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Inter-Blockchain Communication Protocol (IBC)

The IBC protocol is structured into two layers: IBC/TAO, which governs packet transmission, authentication, and ordering, and IBC/APP, which specifies application handlers for processing the packets. These handlers may include token transfer handlers (ICS20 standard), NFT handlers (ICS721), and others.

The transport layer (IBC/TAO) comprises light clients, connections, and channels. Light clients are a succinct representation of the consensus of a counterparty chain with a verification algorithm, allowing the host chain to monitor the counterparty chain's state cost-effectively. The process initiates with the establishment of a connection built on top of a Client, encapsulating two connection ends formed by a successful handshake between the chains. Channels facilitate information exchange between applications on distinct chains, similarly established through a handshake protocol.

The application layer focuses on the business logic involved in processing packets, which can be highly complex and evolves to meet the demands of protocols and users for new functionalities. The IBC specification outlines handlers for standardized token transfers, NFT transfers, cross-chain queries, and atomic token swaps across chains.

In every communication between two applications, there is a relayer, an off-chain permissionless component responsible for constructing packets on one chain and submitting these packets to the counterparty chain.

Requirements to implement IBC on a network

To implement IBC on a blockchain, various components are required. This section highlights three essential components. First, an implementation of the IBC protocol in the programming language that the underlying blockchain uses. Second, a light client and finally, you'll need an IBC-Relayer designed to be compatible with the chain.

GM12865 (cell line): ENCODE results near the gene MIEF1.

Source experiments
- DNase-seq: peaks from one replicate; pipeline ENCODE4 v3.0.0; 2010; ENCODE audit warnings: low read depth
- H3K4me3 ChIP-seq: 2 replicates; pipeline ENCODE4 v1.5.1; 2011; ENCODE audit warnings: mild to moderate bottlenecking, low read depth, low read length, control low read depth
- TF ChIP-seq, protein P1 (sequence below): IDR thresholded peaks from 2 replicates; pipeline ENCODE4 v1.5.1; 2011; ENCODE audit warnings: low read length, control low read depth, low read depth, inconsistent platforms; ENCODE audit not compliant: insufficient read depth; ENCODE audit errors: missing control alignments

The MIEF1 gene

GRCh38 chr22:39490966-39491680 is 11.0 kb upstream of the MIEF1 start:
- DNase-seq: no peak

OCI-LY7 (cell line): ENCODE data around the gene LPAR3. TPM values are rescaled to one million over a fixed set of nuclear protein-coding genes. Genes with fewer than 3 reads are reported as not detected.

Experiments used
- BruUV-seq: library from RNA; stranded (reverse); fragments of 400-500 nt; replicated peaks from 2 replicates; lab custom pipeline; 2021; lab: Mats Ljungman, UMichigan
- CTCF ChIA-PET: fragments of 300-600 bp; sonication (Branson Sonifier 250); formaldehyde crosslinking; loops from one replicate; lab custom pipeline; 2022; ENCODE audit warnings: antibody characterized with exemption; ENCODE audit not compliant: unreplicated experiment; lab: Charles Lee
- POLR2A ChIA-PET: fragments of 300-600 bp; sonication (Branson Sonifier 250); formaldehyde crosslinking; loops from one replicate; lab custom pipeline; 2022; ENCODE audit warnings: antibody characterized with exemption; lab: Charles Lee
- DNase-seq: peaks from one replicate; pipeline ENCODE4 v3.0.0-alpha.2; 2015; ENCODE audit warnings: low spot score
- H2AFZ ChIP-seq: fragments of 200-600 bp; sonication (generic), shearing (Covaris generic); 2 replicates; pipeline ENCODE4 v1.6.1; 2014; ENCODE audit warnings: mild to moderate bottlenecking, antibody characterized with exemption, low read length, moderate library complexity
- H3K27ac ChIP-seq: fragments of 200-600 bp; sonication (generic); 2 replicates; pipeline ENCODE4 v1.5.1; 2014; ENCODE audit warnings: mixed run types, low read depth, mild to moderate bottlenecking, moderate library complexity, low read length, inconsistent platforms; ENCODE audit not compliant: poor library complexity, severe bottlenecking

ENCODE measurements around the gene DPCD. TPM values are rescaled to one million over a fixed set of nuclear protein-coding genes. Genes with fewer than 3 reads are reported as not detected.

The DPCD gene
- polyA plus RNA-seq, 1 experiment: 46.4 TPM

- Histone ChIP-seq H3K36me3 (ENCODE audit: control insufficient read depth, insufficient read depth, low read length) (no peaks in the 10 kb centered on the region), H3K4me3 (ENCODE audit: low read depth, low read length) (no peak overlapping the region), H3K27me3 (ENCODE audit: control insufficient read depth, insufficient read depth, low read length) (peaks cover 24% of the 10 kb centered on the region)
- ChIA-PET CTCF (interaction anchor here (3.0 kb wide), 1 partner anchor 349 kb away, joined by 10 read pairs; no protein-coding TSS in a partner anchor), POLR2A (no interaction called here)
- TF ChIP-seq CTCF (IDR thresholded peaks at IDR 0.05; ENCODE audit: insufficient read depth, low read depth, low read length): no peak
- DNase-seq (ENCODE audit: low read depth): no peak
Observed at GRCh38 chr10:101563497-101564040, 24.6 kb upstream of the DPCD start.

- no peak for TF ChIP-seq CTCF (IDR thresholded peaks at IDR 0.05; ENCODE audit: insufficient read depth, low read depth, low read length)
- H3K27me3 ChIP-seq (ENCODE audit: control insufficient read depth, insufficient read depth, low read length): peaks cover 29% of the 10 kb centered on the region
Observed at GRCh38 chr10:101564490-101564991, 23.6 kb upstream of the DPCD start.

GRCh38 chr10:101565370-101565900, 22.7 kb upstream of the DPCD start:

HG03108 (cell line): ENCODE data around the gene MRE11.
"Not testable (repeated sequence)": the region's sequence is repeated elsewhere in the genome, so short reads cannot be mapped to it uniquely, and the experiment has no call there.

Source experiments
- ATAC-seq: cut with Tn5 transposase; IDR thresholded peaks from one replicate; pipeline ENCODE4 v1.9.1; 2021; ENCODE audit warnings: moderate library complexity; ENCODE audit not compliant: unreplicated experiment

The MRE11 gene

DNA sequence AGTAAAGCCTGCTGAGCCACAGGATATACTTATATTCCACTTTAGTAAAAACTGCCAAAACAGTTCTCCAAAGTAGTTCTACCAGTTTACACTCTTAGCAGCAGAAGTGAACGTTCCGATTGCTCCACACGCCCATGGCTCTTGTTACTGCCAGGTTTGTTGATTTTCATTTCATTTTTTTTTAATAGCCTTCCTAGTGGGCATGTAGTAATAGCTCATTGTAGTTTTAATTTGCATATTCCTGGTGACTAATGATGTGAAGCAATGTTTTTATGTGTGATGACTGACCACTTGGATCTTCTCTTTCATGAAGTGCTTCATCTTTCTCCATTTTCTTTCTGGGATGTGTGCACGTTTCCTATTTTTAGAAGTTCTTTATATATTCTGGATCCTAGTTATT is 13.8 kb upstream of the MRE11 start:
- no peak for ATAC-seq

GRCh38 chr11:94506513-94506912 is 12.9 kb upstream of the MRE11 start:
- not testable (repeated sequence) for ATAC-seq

IBC Implementations

This refers to the connection and packet level integration of the IBC implementation. It enables the protocol to establish handshake-based connections to securely process and interpret IBC opaque data packets between different blockchains. In production, there are three implementations of this core IBC functionality. The first implementation is the original ibc-go, which is specifically designed for Cosmos SDK chains written in Golang. The second is ibc-rs, an implementation of the IBC protocol for Rust based blockchains and currently live on Polkadot. The third is ibc-solidity, implemented for Ethereum and EVM interactions. It's worth noting that, among all the IBC-enabled chains in production, the majority use ibc-go, with the exceptions being the networks Picasso has extended IBC to - Ethereum, Solana, Composable Polkadot and Picasso Kusama.

Light Clients

Light clients serve as a lightweight, trustless mechanism for verifying the state of connected blockchains. They are essential components of the IBC protocol as they facilitate secure and efficient cross-chain interactions without the necessity of fully synchronizing and managing the complete history of every connected blockchain. Composable possesses extensive experience in writing multiple light clients for various blockchains with the intention of enabling communication via the IBC protocol.

The implementation of IBC on Picasso Kusama and Composable Polkadot utilizes the grandpa light client. The Grandpa protocol is Polkadot and Kusama's consensus mechanism used to finalize blocks on its relay chains. GRANDPA enables the verification of finality proofs of Parachain headers.

The ICS-8 client enables light client implementations written in CosmWasm to run natively on blockchains built with the Cosmos SDK. The Grandpa light client is constructed using the GRANDPA protocol and written in CosmWasm, therefore, enabling the tracking of finality for Polkadot and Kusama parachains on Cosmos chains through CosmWasm contracts.

Hyperspace Relayer

Relayers act as intermediaries responsible for relaying messages, transactions, and state updates across interconnected blockchains within an IBC connection. Hyperspace is a custom-built relayer implementation that allows for transferring arbitrary packets on non-Cosmos blockchains using the IBC protocol. In the future, we anticipate that other relayer solutions will add support for cross-ecosystem message passing through IBC. However, as of now, Hyperspace is the only relayer implementation that has this functionality.